Layout & Design Key Terms Learning the terminology behind newspaper designMaterial property of the AR Dept. of Education Distance Learning Center. It maybe used for educational, non-profit use only after contacting the ADE DLC athttp://dlc.k12.ar.us ER
Gutter• White space that separates columns and facing pages. Gutter
Double-truck (center spread)• A spread in the center of a publication, printed as one sheet of paper and designed as one unit.
Grid• A pattern of vertical and horizontal lines that form a base on which to place page elements.
Dominant Element• The strongest element on a page, usually a large photo, which leads the reader into the page. Usually 2 ½ times larger than other elements on the page.
Eyeline• A pica of white space that extends horizontally across a spread.• Only necessary in center spreads.
Leading• The white space between lines of type. Leading is normally set at an additional two points. Ten-point type is set on a 12-point leading would be referred to as set 10 on 12, written 10/12.
Font• Traditionally, a complete set of characters in one size and style of typeface (for example, 12-point Arial Italic); used now as a synonym for typeface.
Typeface• Design of a complete set of type characters, specified by a name, such as Arial or Garamond.
Pica• A unit of measurement in design. There are 12 points in a pica and 6 picas in one inch. 12 points = 1 pica 6 picas = 1 inch
Point• A small unit of measurement that describes the size of type. There are 72 points in one inch.• Type that is 72 points is one inch tall.
Ragged• Having uniform word spacing and uneven line length. Type aligned on the left (flush left) and ragged on the right (ragged right) is easiest to read.• This text block is ragged right (flush left).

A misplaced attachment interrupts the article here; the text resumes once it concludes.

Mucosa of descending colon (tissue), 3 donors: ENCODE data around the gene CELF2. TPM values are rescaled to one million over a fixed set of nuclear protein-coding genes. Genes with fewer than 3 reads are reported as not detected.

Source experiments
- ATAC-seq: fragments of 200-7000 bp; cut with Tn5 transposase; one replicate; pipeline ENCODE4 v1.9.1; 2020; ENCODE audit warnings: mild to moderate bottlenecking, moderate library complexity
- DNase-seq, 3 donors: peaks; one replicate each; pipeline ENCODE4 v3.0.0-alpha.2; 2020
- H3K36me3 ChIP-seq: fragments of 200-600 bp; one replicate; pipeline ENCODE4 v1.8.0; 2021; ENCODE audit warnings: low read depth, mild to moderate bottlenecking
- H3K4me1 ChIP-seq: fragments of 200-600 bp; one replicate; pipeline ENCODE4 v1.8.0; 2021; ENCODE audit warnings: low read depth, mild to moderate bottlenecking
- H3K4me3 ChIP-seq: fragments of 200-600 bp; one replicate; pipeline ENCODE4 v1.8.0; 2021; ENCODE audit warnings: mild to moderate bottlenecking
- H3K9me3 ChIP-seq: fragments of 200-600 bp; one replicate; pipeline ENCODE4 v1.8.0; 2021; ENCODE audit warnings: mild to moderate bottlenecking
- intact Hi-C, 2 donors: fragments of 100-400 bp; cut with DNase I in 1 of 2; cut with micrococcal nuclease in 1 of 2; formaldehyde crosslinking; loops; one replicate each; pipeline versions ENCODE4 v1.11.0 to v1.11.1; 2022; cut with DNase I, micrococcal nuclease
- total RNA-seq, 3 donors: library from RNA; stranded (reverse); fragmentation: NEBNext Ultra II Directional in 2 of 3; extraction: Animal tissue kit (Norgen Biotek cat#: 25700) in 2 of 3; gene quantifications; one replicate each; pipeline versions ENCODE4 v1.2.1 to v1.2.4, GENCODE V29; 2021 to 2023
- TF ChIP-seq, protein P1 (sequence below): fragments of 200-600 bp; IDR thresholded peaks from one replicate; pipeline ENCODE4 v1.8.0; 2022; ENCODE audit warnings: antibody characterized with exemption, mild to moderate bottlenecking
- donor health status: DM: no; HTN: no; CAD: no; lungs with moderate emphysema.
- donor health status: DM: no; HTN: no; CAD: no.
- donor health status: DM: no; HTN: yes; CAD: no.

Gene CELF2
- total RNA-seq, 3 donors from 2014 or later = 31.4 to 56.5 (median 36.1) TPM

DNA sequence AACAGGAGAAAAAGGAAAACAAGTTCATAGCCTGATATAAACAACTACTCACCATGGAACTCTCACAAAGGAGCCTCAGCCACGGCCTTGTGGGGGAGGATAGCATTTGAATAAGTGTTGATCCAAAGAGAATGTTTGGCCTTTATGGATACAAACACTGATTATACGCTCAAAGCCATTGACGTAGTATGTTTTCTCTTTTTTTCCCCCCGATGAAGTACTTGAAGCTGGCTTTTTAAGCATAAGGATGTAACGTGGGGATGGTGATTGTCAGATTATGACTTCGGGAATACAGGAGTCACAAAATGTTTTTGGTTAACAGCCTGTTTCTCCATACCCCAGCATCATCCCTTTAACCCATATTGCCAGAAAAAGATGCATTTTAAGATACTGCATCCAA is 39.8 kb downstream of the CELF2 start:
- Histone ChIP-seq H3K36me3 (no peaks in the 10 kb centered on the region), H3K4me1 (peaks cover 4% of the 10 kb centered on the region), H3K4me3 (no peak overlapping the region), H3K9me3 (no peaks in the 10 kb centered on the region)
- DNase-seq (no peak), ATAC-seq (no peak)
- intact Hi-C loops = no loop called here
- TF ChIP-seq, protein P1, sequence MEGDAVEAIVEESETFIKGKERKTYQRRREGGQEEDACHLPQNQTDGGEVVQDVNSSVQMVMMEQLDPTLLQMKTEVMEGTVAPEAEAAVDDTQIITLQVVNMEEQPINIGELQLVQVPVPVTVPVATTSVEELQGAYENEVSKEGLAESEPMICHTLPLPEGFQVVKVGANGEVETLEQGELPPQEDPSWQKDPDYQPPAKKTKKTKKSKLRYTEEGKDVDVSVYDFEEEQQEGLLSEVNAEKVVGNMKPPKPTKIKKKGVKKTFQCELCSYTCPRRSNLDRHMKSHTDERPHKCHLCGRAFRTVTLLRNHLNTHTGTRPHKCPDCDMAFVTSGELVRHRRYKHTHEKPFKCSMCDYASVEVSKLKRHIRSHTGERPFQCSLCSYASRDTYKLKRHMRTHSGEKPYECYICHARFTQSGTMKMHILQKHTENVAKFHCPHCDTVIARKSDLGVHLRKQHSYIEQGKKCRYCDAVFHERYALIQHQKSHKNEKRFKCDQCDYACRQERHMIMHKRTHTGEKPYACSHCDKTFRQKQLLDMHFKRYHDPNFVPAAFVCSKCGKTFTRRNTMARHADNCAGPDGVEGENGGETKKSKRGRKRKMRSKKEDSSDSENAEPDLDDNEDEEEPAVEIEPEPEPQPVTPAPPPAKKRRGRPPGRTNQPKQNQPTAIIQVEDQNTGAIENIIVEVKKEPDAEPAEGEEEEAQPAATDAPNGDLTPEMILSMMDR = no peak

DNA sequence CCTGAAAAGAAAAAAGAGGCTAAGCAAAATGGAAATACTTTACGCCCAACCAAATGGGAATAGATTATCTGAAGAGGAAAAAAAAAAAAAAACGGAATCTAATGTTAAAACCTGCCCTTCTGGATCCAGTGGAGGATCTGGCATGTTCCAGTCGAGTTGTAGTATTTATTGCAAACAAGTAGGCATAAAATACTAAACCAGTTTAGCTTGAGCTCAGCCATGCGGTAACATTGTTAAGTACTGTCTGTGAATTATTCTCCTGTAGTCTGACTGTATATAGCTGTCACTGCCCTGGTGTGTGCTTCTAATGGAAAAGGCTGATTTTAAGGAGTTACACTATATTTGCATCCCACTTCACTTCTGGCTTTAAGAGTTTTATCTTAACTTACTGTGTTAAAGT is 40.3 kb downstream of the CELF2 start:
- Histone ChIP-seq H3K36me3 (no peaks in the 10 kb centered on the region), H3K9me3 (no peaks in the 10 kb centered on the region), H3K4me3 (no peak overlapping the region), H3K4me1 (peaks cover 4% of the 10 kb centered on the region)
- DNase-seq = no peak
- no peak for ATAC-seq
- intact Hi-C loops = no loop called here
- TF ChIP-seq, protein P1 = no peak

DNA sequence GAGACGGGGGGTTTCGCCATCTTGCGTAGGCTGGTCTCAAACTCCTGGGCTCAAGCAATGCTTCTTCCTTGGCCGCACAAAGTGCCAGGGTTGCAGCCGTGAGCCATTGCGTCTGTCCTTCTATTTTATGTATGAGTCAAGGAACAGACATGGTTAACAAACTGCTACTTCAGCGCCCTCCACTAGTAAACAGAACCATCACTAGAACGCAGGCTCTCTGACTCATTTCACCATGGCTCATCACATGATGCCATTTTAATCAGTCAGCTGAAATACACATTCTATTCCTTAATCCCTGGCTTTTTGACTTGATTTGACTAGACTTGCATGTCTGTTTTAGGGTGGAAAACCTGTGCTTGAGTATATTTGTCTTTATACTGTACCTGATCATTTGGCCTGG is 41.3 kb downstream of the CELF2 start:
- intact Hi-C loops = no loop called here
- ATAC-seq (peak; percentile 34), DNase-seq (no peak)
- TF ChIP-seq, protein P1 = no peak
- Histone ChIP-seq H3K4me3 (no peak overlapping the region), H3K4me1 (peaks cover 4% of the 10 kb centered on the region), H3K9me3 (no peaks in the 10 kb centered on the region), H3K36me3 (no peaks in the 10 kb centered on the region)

Justified• Type that aligns, or is set even, on both sides of a column.• This text block is set justified.
Dummy• A full-size drawing of a page showing where all page elements will appear.
Tombstoning• The placing of two headlines side by side on a page or spread. XXXXX XXXXX XXXXX XXXXX
Modular Format• A style of page layout that uses rectangular units, each of which consists of all the visual elements that make up the layout for a particular story.
Mini Column Format• A style of page layout based upon a series of narrow or “mini” columns used to create areas of planned white space.
Nameplate (Flag)• Copy (often combined with a graphic) that states the name of the newspaper in large, bold letters across the front page; includes the volume and issue numbers, publication date, and city and state where the paper is published.
Teaser (window or ears)• Boxed copy that promotes stories inside the issue.
Ears – Tells a little of what is inside the paperDate, School Name PriceVolume & Issue
Index• Copy that lists the page numbers on which sections start.
Headline• A line of copy that serves as a title for a story. Usually cannot be written until the page is designed.